If Your Lemon Vehicle Is Financed, Keep Making Your Payments | Lemon Law Wisconsin

By Attorney Terrence M. Polich 

When people first call me about a potential lemon law case, sometimes they ask whether they still have to make the payments as required by any financing on the lemon vehicle.  The answer is: Definitely, continue making the payments.

Owning a lemon vehicle is emotionally stressful and it can be a serious financial hardship.  It is tempting to think that if the new vehicle you bought is always in the shop or not running properly, why should you make the monthly payments?

Tempting though it is to stop paying, it is a bad idea.  If you do not continue making the payments, aside from the adverse hit your credit rating will suffer, the finance company could repossess your vehicle.  If the vehicle is repossessed, it may make prosecution of your lemon law claim impossible. 

Sometimes the car manufacturers’ customer service representatives will wrongly tell a consumer to stop making payments on their lemon vehicle.  When they do so, they are unscrupulously trying to make it impossible for the consumer to eventually prosecute a lemon law claim.  For example, in order to initiate a lemon law claim, the consumer must transfer title to the manufacturer in order to obtain a refund or replacement vehicle.  If you do not have the vehicle because it has been repossessed, you cannot transfer title.  

Another good reason to continue making the payments is that the lemon law compensates you for those payments if your claim is successful.  All equity accumulated on the vehicle as well as all interest paid to the finance company is reimbursed to the consumer as part of the lemon law refund, or in monetary damages if the case is successfully litigated.    

Navigating the issues you face when you find that you have bought a defective vehicle can seem overwhelming.  Feel free to give me a call if you have questions about the Wisconsin lemon law or any other aspect of warranty law.  Initial consultations are free and most of the time, there is no fee unless we win. Make sure to check out our website for more information or to contact our Wisconsin lemon law attorneys.

Attorney Polich has over 20 years’ experience litigating lemon law and other consumer warranty cases. 

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What documents do I need for my Lemon Law or Magnuson-Moss Act claim to be evaluated?

There are a number of documents relevant to any Lemon Law or Magnuson-Moss Act claim.  For our review of your case, it is invariably helpful if you can provide us with:

1. The purchase contract; 

2. Warranty handbook; 

3. Owner’s manual; 

4. Any and all financing documents;

5. Repair orders from each repair visit; 

6. Oil change and maintenance records;

7. Any video evidence of the problem(s); and 

8. Any correspondence, including texts, emails and the like related to the problem that you are experiencing with the vehicle.  

After buying a vehicle and as your ownership continues, it is a good idea to keep all of these documents in a safe place so that if you end up having problems with your vehicle, we will have a basis upon which to review your claim.  Often, video evidence, emails and texts are key evidence in these cases.  Of course, the purchase contract, warranty handbook, owner’s manual and repair orders are the “nuts and bolts” of every Lemon Law and Magnuson-Moss case.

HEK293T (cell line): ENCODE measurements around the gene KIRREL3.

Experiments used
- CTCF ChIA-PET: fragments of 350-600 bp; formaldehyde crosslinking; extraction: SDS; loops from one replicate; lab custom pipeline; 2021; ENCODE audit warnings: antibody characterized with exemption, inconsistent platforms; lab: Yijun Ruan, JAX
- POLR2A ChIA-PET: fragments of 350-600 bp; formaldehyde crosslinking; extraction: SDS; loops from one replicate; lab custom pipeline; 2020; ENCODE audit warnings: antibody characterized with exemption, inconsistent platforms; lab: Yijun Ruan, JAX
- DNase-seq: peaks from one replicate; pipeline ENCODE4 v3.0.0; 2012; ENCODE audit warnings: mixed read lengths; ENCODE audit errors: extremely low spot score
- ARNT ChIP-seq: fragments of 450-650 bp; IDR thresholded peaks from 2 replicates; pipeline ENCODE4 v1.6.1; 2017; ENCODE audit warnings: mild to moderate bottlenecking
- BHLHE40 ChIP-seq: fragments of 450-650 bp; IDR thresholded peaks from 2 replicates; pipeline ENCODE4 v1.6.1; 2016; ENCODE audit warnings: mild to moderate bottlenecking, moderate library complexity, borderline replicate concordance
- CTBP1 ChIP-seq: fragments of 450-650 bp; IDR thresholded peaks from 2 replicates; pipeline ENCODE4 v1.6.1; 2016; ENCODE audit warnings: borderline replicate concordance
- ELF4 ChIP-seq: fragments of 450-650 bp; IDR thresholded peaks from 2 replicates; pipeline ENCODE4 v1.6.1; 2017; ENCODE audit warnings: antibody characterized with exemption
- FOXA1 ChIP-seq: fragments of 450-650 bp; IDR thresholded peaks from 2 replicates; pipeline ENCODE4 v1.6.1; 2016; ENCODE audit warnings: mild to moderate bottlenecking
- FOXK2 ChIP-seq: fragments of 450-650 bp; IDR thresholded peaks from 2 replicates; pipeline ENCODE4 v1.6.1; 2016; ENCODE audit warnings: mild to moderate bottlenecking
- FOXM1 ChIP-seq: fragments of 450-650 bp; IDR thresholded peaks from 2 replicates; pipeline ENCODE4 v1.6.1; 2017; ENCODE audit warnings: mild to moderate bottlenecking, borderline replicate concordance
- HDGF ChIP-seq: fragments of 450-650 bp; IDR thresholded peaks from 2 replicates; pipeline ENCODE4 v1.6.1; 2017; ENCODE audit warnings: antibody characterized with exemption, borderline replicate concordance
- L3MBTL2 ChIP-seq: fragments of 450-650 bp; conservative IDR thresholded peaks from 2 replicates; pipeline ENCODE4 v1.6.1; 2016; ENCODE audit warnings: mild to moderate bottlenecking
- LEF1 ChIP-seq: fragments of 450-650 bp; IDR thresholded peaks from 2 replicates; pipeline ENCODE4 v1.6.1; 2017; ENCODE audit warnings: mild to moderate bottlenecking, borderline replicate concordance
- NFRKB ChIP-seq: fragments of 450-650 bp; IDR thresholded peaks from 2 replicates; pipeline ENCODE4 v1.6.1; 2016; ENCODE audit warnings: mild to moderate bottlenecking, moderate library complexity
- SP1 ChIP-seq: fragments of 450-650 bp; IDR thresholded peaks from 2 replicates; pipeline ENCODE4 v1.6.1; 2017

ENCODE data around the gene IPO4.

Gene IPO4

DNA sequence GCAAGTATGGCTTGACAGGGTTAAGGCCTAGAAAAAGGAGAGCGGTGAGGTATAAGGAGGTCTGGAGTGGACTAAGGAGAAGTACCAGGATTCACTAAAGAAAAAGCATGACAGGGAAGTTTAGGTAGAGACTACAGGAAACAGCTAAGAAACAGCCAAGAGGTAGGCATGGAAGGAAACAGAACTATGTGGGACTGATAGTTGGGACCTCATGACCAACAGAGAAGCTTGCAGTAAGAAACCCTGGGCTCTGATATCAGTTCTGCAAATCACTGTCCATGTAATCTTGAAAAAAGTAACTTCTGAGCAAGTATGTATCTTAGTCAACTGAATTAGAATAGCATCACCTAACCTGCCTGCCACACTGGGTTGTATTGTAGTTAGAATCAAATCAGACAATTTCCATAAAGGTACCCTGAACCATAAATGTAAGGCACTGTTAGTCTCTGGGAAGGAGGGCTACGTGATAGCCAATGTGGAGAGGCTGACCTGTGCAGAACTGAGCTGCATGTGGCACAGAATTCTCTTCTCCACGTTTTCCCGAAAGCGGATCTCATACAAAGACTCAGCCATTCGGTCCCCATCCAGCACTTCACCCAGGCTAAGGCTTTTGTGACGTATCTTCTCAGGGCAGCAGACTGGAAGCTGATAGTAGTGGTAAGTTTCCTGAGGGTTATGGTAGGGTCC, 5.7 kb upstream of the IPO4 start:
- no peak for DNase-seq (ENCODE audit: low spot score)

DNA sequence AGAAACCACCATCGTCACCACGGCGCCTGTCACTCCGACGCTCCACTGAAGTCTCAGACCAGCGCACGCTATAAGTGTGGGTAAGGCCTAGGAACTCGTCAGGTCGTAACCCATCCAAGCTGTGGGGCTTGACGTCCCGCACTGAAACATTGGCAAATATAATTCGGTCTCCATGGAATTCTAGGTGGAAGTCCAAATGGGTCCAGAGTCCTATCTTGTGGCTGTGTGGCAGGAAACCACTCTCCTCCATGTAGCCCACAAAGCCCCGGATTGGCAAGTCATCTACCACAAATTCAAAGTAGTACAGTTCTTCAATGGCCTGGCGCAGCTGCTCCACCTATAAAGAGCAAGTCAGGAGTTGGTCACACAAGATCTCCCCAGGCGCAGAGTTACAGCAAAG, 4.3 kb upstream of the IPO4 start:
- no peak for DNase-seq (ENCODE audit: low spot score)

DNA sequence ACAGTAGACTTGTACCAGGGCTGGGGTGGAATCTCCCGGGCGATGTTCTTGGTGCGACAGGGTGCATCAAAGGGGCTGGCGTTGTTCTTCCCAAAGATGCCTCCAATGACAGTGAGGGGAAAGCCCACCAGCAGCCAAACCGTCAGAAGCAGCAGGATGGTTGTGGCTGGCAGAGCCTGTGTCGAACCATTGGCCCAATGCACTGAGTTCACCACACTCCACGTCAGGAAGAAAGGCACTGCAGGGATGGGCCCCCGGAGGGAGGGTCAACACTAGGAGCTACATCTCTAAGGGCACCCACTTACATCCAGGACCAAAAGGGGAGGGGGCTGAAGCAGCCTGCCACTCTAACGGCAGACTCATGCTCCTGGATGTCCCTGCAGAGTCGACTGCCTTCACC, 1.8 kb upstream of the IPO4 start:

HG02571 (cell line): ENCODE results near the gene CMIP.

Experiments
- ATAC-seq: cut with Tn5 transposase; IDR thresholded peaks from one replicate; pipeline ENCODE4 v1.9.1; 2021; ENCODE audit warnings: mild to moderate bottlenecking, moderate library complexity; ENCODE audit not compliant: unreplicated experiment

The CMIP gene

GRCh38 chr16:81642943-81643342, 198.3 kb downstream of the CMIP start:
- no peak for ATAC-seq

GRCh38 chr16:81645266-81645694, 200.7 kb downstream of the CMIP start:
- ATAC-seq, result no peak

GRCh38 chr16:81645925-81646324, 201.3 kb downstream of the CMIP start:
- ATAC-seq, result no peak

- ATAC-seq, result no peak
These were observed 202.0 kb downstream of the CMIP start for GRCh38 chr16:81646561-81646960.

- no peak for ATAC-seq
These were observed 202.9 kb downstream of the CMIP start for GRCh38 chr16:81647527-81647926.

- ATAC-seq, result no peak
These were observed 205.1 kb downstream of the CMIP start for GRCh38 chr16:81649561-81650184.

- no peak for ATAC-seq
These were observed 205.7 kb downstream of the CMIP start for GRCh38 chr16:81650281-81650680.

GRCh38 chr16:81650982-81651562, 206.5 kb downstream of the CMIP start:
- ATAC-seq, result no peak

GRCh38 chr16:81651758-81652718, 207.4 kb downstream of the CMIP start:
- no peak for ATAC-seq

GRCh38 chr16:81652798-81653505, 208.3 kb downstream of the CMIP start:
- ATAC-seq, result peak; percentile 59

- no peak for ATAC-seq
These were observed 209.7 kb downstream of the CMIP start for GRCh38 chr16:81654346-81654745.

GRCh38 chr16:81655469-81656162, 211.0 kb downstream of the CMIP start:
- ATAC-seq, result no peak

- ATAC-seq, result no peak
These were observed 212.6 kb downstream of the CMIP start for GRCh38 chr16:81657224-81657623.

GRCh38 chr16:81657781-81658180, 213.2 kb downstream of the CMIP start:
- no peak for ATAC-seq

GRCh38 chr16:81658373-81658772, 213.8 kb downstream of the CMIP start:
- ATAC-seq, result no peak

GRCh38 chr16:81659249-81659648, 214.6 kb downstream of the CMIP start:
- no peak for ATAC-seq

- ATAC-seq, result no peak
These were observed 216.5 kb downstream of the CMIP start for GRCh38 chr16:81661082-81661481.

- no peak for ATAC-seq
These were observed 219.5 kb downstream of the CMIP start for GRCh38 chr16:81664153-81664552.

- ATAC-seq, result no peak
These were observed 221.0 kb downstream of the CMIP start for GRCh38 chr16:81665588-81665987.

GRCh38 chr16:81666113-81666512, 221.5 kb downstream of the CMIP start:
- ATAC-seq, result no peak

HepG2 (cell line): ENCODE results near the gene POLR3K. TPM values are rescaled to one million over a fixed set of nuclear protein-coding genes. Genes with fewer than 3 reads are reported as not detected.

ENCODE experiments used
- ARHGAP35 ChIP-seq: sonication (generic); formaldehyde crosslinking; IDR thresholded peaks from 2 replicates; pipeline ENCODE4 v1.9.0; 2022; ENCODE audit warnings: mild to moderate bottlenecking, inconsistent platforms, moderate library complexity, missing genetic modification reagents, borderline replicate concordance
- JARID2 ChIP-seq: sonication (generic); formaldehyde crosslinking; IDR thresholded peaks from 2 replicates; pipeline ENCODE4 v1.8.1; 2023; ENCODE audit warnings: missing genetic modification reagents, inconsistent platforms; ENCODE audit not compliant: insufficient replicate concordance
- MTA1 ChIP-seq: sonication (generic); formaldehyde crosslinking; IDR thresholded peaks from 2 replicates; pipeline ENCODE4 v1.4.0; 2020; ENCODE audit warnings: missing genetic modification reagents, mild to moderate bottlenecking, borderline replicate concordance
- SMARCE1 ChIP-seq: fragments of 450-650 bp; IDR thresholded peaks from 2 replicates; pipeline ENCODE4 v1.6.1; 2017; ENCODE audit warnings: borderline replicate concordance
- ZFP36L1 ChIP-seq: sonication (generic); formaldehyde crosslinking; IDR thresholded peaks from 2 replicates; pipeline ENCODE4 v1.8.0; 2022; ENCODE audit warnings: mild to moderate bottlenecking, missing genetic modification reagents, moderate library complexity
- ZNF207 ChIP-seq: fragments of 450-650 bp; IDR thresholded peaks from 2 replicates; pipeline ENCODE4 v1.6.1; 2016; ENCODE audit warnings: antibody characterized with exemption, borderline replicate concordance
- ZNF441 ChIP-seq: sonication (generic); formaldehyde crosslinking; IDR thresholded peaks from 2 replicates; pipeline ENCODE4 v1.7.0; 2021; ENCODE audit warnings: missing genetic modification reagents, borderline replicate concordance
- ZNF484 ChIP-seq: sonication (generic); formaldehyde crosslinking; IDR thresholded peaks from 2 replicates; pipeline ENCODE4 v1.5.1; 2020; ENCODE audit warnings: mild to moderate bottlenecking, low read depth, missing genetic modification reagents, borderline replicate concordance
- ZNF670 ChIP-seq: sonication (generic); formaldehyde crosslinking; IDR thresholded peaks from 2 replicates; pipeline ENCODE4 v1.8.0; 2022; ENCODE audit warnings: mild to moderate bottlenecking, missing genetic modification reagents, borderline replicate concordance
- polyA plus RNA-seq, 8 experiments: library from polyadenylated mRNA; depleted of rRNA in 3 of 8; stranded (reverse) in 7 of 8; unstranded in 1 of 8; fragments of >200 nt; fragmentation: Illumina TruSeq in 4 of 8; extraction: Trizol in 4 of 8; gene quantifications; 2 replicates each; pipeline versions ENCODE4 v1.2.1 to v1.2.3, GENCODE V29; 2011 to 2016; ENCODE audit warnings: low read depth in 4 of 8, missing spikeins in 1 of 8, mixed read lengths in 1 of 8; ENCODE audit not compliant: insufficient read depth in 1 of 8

If you are having problems with your car or truck and you think it might be a lemon, call me for a free consultation.  I will review your potential claim at no charge to you. You can read the full Wisconsin lemon law or contact a lemon law lawyers in Wisconsin.    

0

What documents do I need for my Lemon Law or Magnuson-Moss Act claim to be evaluated?

There are a number of documents relevant to any Lemon Law or Magnuson-Moss Act claim.  For our review of your case, it is invariably helpful if you can provide us with:

1. The purchase contract; 

2. Warranty handbook; 

3. Owner’s manual; 

4. Any and all financing documents;

5. Repair orders from each repair visit; 

6. Oil change and maintenance records;

7. Any video evidence of the problem(s); and 

8. Any correspondence, including texts, emails and the like related to the problem that you are experiencing with the vehicle.  

After buying a vehicle and as your ownership continues, it is a good idea to keep all of these documents in a safe place so that if you end up having problems with your vehicle, we will have a basis upon which to review your claim.  Often, video evidence, emails and texts are key evidence in these cases.  Of course, the purchase contract, warranty handbook, owner’s manual and repair orders are the “nuts and bolts” of every Lemon Law and Magnuson-Moss case.  

If you are having problems with your car or truck and you think it might be a lemon, call me for a free consultation.  I will review your potential claim at no charge to you. 

We continue to try to bring you the best information. You can read the Wisconsin lemon law or contact one of our lemon law lawyers in Wisconsin.

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